We consider the problem of constructing a physical system that evolves according to some specified conditional distribution. We restrict attention to physical systems that can be modeled as a time-inhomogeneous continuous-time Markov chain (CTMC) over a finite state space, which includes many of the systems considered in stochastic thermodynamics. Examples range from constructing a logical gate to be used in a digital circuit to constructing an entire digital computer. It is known that many conditional distributions over a space Xcannot be implemented by any CTMC, even approximately. This raises the question of how they can arise in the real world. Here we focus on the case where the conditional distribution is a (single-valued) function f. Any f over a set of “visible” states X can be implemented — if the system has access to some additional “hidden” states not in X. Motivated by engineering considerations, we consider a natural decomposition of any such CTMC into a sequence of “hidden” timesteps, demarcated by changes in the set of allowed transitions between states. We demonstrate a tradeoff between the number of hidden states and the number of hidden timesteps needed to implement any given f using a CTMC, analogous to space / time tradeoffs in theoretical computer science.
The minimal hidden computer needed to implement a visible computation
David H. Wolpert, Artemy Kolchinsky, Jeremy A. Owen
Urban infrastructures have traditionally been mono-functional: water, sewage, and electricity are notable examples. Embedded with digital technologies, urban infrastructures have the potential to communicate with one another and become multi-functional platforms that integrate data gathering and actuation cycles. In this paper, we focus on public lighting infrastructures. Despite the technological development of lights, including LED technology, streetlights have been primarily treated as a mono-functional infrastructure. Based on case studies, we discuss the potential of reimagining streetlight infrastructure, and advance some initial proposals that focus on sensing and actuation cycles, which could transform this pervasive infrastructure into a digital urban platform.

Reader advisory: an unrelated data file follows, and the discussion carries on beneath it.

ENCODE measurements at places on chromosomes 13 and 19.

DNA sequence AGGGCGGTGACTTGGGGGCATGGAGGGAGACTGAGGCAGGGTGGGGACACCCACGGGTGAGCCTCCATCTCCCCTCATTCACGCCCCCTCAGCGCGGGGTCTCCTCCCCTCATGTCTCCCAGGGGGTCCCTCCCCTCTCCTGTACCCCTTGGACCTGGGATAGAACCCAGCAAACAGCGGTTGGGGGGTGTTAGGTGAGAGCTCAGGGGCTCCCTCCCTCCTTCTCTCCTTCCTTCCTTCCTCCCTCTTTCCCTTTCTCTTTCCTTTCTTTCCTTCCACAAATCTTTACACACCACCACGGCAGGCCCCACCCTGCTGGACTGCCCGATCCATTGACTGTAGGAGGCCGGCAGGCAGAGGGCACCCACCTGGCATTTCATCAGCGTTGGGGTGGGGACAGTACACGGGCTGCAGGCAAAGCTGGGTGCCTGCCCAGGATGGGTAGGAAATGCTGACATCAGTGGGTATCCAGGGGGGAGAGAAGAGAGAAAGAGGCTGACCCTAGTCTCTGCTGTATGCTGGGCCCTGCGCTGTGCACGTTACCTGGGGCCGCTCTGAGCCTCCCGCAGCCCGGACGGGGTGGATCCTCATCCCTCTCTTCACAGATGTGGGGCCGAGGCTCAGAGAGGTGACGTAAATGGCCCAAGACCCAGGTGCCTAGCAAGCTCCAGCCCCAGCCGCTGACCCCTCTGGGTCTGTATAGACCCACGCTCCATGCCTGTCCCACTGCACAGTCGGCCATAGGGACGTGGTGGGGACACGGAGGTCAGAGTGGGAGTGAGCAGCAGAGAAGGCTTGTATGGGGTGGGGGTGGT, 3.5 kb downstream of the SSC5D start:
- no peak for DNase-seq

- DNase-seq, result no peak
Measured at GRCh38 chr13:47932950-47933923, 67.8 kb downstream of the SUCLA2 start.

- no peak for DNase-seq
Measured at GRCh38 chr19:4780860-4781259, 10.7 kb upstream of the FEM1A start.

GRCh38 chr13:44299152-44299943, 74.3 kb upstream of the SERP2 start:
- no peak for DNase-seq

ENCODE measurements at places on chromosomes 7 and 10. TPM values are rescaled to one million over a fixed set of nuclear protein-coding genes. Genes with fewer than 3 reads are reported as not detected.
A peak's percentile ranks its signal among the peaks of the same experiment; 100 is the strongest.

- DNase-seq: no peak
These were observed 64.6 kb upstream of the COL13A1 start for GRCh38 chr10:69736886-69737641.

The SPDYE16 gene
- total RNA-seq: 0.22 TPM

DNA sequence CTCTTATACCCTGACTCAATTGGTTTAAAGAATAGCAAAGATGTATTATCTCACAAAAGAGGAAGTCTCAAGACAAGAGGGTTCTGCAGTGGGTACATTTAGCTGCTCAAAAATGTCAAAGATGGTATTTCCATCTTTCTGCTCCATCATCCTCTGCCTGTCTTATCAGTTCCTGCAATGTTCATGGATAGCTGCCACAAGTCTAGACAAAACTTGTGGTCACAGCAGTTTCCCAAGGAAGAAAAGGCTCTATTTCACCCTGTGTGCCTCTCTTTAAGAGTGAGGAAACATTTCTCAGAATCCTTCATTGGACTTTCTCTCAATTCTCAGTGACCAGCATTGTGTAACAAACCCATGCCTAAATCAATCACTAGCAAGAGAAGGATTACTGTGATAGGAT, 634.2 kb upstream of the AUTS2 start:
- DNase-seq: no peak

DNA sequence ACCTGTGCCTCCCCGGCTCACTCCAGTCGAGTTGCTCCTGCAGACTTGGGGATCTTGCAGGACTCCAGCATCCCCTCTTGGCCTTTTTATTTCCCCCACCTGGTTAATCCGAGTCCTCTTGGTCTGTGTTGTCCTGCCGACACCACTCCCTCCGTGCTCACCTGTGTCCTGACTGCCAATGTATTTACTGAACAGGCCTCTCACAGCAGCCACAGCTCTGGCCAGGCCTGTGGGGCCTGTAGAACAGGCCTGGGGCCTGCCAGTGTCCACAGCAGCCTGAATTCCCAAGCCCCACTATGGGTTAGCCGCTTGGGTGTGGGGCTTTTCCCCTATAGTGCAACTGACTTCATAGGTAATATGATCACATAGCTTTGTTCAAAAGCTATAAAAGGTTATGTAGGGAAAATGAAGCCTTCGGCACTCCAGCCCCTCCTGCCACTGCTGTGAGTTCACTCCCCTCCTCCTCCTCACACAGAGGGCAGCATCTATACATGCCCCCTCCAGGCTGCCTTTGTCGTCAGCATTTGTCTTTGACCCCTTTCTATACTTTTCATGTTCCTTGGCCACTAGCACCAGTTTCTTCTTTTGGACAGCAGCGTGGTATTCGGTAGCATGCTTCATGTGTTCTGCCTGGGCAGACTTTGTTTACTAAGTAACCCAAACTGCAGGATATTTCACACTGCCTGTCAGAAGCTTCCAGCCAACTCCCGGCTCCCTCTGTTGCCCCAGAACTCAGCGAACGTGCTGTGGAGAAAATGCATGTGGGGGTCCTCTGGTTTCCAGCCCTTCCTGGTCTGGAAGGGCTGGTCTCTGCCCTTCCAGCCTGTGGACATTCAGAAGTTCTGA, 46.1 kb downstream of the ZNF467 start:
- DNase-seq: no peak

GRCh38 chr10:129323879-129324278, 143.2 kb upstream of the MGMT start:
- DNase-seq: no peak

Re-Imagining Streetlight Infrastructure as a Digital Urban Platform
Ricardo Álvarez, Fábio Duarte, Alaa AlRadwan, Michelle Sit & Carlo Ratti
Journal of Urban Technology
Volume 24, 2017 – Issue 2
Pages 51-64 | Published online: 10 Apr 2017
Historically, health has played an important role in network research, and vice versa (Valente, 2010). This intersection has contributed to how we understand human health as well as the development of network concepts, theory, and methods. Throughout, dynamics have featured prominently. Even when limited to static methods, the emphasis in each of these fields on providing causal explanations has led researchers to draw upon theories that are dynamic, often explicitly. Here, we elaborate a variety of ways to conceptualize the relationship between health and network dynamics, show how these possibilities are reflected in the existing literature, highlight how the articles within this special issue expand that understanding, and finally, identify paths for future research to push this intersection forward.
The coevolution of networks and health
DAVID R. SCHAEFER, JIMI ADAMS
Network Science, Volume 5 / Issue 3, August 2017, pp 249 – 256
Two generalizations of the traveling salesman problem in which sites change their position in time are presented. The way the rank of different trajectory lengths changes in time is studied using the rank diversity. We analyze the statistical properties of rank distributions and rank dynamics and give evidence that the shortest and longest trajectories are more predictable and robust to change, that is, more stable.
Trajectory stability in the traveling salesman problem
Sergio Sánchez, Germinal Cocho, Jorge Flores, Carlos Gershenson, Gerardo Iñiguez, Carlos Pineda
In a world, where Artificial Intelligence systems will decide about increasingly many issues, including life and death, how should autonomous systems faced with ethical dilemmas decide, and what is required from humans?
An Extension of Asimov’s Robotics Laws
Jan Nagler, Jeroen van den hoven, Dirk Helbing